I was participating in Tahir Square. I spent 18 days sleeping there. When I wanted to make Rags and Tatters, I was going through stories I heard from real people I met and we had the backbone of the film based on that.

How does it feel having your film in the Official Competition at the LFF?

I feel perfect because after making this film, after losing all this money, it’s great to have a light of hope.

‘In Nigeria, feminism is a dirty word’

B for Boy is the highly accomplished debut feature from Lagos-based writer-director Chika Anadu, writes Paul O’Callaghan.

The Sutherland Award-nominated B for Boy is centred around Amaka, a middle class woman nearing 40 who is under immense pressure from her husband’s family to conceive a male child. I spoke to its director this week about the film’s strong feminist message and her cinematic influences.

In Nigeria, like a lot of places, feminism is a dirty word. People often ask me ‘are you a feminist?’ like that’s an accusation. Luckily I’m not afraid to admit what I am! Some people (in Nigeria) try to fight for women’s rights but it’s done in a very hush hush manner, because you don’t want to be accused of trying to break up the family unit. People always quote the Bible at you, so it’s not easy – it takes a particular type of character. My way of fighting for women’s rights is through my films.

There are two main themes I explore in the film. One is an uneasy sense of traditional and modern culture coexisting in Nigeria, and the second is injustice against women, perpetuated and sustained by other women. The victims become the victimisers, so to speak. I think it derives from anger on the part of women who put up with this inequality – who are you to balk at tradition?


I’m influenced by cinema that takes its time and is visually pleasing, and understands that film is visual storytelling. And I like films that just allow the scenes to be – where’s the rush? I love Steve McQueen – I don’t have the words to express how much I loved Shame!

And I’m a huge fan of Paul Thomas Anderson. The camerawork in my film is very much influenced by There Will Be Blood – I often leave the camera in one place, and don’t show the faces of everyone in the scene. I like to allow the audience to work a little mentally, and just immerse the viewer in the feeling and emotion of a scene.

In terms of female filmmakers, I especially admire Susanne Bier. What I love about her is her focus on family drama. I find it fascinating that your family are people that are supposed to protect and love you, but because they know you so well they can do you the most harm. I have a family I’m very close to, but the most hurt I’ve felt has been because of them.

The stars of this evening’s Festival Awards have started to arrive, including juror Saoirse Ronan and filmmakers Destiny Ekaragha (a possible Best British Newcomer for Gone Too Far!) and Clio Barnard, whose The Selfish Giant is a contender in the Official Competition.

Punk on Broadway

Back at Leicester Square, away from the Awards excitement, the Sonic strand sees the international premiere of Broadway Idiot at 9pm this evening.

It’s a new kind of putting-on-a-show musical, following the production of a stage-musical version of Green Day’s hugely popular 2004 album American Idiot. Chris Fennell bent the ear of documentarist Doug Hamilton, who followed the project from its inception.

Broadway Idiot (2013)

Broadway Idiot (2013)

It’s a highly original project. What drew you to it?

I’ve worked in theatre for years as a still photographer and I’m interested in the process by which theatre shows come together. I heard about this show happening and it just seemed a really interesting situation to me: you have one of the biggest bands in the world and they’re known as a punk band, coming into Broadway which certainly isn’t know for this kind of music. It just felt like something interesting was going to happen.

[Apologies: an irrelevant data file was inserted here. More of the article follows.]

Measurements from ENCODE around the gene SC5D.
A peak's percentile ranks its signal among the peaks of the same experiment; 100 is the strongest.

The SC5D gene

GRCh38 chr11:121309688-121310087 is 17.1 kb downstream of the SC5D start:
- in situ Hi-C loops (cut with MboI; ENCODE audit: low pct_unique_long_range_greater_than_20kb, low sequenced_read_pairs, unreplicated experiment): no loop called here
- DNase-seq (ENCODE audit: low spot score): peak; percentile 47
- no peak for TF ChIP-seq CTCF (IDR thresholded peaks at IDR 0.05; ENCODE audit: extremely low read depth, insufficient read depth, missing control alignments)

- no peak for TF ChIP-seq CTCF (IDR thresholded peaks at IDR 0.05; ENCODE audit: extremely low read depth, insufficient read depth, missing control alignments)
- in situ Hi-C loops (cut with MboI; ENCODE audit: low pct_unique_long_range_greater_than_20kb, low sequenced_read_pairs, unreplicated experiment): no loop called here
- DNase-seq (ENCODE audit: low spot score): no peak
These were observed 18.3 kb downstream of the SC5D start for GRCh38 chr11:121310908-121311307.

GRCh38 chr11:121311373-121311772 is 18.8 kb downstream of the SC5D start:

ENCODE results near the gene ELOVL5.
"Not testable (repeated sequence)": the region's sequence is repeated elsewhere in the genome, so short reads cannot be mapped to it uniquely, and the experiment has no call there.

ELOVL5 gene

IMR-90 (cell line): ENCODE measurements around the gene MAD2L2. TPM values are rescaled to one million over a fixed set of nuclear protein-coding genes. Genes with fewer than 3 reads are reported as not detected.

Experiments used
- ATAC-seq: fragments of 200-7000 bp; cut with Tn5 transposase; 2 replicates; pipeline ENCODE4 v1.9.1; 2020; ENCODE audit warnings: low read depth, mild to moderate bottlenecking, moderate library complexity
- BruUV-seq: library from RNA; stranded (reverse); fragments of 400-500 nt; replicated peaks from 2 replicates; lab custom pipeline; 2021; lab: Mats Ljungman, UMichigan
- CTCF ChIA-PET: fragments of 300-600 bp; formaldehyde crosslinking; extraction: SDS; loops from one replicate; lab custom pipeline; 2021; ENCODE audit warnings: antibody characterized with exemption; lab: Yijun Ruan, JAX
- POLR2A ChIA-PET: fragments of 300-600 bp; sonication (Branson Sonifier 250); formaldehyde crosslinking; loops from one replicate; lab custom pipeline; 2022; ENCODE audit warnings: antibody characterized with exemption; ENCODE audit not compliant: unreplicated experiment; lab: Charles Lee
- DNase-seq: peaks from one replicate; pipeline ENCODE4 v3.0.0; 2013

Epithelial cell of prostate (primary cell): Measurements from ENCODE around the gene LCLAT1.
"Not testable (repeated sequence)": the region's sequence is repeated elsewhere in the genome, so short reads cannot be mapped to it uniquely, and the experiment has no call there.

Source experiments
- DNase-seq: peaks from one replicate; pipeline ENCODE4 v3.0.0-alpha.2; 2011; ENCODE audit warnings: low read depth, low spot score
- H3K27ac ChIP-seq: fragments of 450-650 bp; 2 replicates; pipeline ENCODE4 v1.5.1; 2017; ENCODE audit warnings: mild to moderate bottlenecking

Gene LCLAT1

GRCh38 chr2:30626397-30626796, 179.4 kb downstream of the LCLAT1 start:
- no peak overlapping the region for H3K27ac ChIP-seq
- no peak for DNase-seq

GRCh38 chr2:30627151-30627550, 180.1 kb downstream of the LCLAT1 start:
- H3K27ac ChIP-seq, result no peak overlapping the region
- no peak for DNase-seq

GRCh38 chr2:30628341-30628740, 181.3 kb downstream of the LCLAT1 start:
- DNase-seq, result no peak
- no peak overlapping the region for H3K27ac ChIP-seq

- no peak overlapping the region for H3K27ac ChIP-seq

There are some great concert movies out there already. What influenced you?

I love sort of process films that show someone’s creative process. There’s a beautiful film called Dancemaker about American choreographer Paul Taylor and you really understood him, how he worked, and you understood the company, you got the sense of what it’s like to be inside. I think it’s best if film takes you some place you don’t always get to go. No one gets to go into the rehearsal room and see how all that comes together and to go inside the mind of a big rock star so that’s what I was after.

Did you consult with Green Day at all?

The band was approached about making the theatre piece. That wasn’t their idea. The director of the theatre piece is the one who had the idea after listening to American Idiot many times. It was his favourite album of the period and he just kind of imagined the show.

Green Day was interested and liked what he had done and so they were willing to go step by step but there wasn’t in the beginning a complete sign off. One of the things the film does is show some of those steps. There’s a scene that’s kind of tense where Green Day comes in to see what  they’ve been working on for a while and they weren’t sure whether Green Day would like it or not.

Are you excited to have your film at LFF?

I’m very excited to have it here. This is our international premiere. It’s a fantastic festival and Green Day are big here. People respond to them and I hope people respond to the film too.

This year’s Festival Awards are just 10 minutes away… 

We’re under way at The Banqueting House, Whitehall, with the 57th BFI London Film Festival Awards.

A glittering guest list, including Miranda Richardson, Rodrigo Prieto, Stephen Dillane, Saoirse Ronan, Susanna White, Jim Broadbent, Colin Salmon, Lone Scherfig, Deborah Moggach and Joanne Froggatt, have dined sumptuously and now await the opening of the envelopes.

In competition at the 57th BFI London Film Festival

In competition at the 57th BFI London Film Festival

Up for grabs this evening are the Festival’s Award for Best Film, the Sutherland Award for Best First Feature, the Grierson Award for Best Documentary, and the Best British Newcomer Award.